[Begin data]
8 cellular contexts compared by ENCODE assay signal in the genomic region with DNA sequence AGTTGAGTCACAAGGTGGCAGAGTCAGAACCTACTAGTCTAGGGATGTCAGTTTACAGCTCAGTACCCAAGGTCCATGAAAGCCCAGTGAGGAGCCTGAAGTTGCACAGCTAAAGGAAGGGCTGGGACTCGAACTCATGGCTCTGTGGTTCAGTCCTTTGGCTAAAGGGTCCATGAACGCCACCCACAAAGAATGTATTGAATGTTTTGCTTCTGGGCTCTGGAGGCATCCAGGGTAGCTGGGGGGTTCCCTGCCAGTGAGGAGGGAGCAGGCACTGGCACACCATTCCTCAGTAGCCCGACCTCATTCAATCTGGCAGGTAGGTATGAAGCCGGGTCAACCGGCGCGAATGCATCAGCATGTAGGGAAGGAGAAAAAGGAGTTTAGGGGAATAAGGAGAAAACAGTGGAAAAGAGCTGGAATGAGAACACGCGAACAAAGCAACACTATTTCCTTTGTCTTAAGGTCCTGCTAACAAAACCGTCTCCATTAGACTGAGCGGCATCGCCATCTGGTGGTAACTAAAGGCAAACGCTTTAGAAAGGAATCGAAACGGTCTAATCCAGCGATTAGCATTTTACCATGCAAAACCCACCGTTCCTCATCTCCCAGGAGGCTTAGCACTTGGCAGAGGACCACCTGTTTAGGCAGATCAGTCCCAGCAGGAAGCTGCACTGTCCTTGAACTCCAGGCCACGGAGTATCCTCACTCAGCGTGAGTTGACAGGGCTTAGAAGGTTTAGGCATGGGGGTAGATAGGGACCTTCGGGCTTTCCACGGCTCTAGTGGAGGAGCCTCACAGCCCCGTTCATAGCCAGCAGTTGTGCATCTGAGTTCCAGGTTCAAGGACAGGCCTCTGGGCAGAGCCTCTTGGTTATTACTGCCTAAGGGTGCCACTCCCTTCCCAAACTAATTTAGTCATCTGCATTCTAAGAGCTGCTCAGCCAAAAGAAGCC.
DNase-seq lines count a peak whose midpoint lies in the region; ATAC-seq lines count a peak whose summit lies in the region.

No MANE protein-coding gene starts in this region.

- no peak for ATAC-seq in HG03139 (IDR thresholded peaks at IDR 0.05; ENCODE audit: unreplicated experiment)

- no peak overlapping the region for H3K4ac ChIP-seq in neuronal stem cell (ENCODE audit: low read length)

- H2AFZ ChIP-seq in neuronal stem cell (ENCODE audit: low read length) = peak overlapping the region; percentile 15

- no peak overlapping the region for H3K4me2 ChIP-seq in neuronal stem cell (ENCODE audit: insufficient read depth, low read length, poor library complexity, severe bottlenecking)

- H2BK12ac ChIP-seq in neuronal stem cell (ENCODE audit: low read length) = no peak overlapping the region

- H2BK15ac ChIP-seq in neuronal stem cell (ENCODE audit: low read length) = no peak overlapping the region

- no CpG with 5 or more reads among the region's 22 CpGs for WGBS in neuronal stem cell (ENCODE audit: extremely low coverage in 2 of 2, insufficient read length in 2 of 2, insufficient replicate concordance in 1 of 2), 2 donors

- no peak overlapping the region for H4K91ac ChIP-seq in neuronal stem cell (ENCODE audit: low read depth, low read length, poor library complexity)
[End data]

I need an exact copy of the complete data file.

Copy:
8 cellular contexts compared by ENCODE assay signal in the genomic region with DNA sequence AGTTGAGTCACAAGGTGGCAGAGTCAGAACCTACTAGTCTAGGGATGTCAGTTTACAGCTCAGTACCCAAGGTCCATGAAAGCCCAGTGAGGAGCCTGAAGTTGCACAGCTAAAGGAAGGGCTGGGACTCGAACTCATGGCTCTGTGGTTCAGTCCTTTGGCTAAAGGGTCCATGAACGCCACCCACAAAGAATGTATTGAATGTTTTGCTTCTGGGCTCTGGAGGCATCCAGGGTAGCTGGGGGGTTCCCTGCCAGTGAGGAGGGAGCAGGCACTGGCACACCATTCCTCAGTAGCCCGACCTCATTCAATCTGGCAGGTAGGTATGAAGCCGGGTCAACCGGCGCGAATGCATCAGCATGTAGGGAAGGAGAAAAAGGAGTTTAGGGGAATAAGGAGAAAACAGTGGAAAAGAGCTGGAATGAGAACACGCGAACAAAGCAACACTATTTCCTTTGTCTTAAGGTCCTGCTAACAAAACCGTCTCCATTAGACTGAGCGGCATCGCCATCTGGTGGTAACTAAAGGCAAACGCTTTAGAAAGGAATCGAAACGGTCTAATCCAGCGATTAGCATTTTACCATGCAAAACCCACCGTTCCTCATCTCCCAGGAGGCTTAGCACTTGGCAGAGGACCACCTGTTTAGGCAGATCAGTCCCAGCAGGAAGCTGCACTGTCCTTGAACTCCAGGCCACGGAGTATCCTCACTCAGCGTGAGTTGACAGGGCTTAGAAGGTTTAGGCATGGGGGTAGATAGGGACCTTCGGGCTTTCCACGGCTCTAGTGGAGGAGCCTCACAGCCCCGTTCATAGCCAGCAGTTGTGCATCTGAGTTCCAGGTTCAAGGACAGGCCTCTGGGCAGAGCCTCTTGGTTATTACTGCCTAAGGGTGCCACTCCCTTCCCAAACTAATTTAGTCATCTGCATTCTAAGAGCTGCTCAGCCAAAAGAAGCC.
DNase-seq lines count a peak whose midpoint lies in the region; ATAC-seq lines count a peak whose summit lies in the region.

No MANE protein-coding gene starts in this region.

- no peak for ATAC-seq in HG03139 (IDR thresholded peaks at IDR 0.05; ENCODE audit: unreplicated experiment)

- no peak overlapping the region for H3K4ac ChIP-seq in neuronal stem cell (ENCODE audit: low read length)

- H2AFZ ChIP-seq in neuronal stem cell (ENCODE audit: low read length) = peak overlapping the region; percentile 15

- no peak overlapping the region for H3K4me2 ChIP-seq in neuronal stem cell (ENCODE audit: insufficient read depth, low read length, poor library complexity, severe bottlenecking)

- H2BK12ac ChIP-seq in neuronal stem cell (ENCODE audit: low read length) = no peak overlapping the region

- H2BK15ac ChIP-seq in neuronal stem cell (ENCODE audit: low read length) = no peak overlapping the region

- no CpG with 5 or more reads among the region's 22 CpGs for WGBS in neuronal stem cell (ENCODE audit: extremely low coverage in 2 of 2, insufficient read length in 2 of 2, insufficient replicate concordance in 1 of 2), 2 donors

- no peak overlapping the region for H4K91ac ChIP-seq in neuronal stem cell (ENCODE audit: low read depth, low read length, poor library complexity)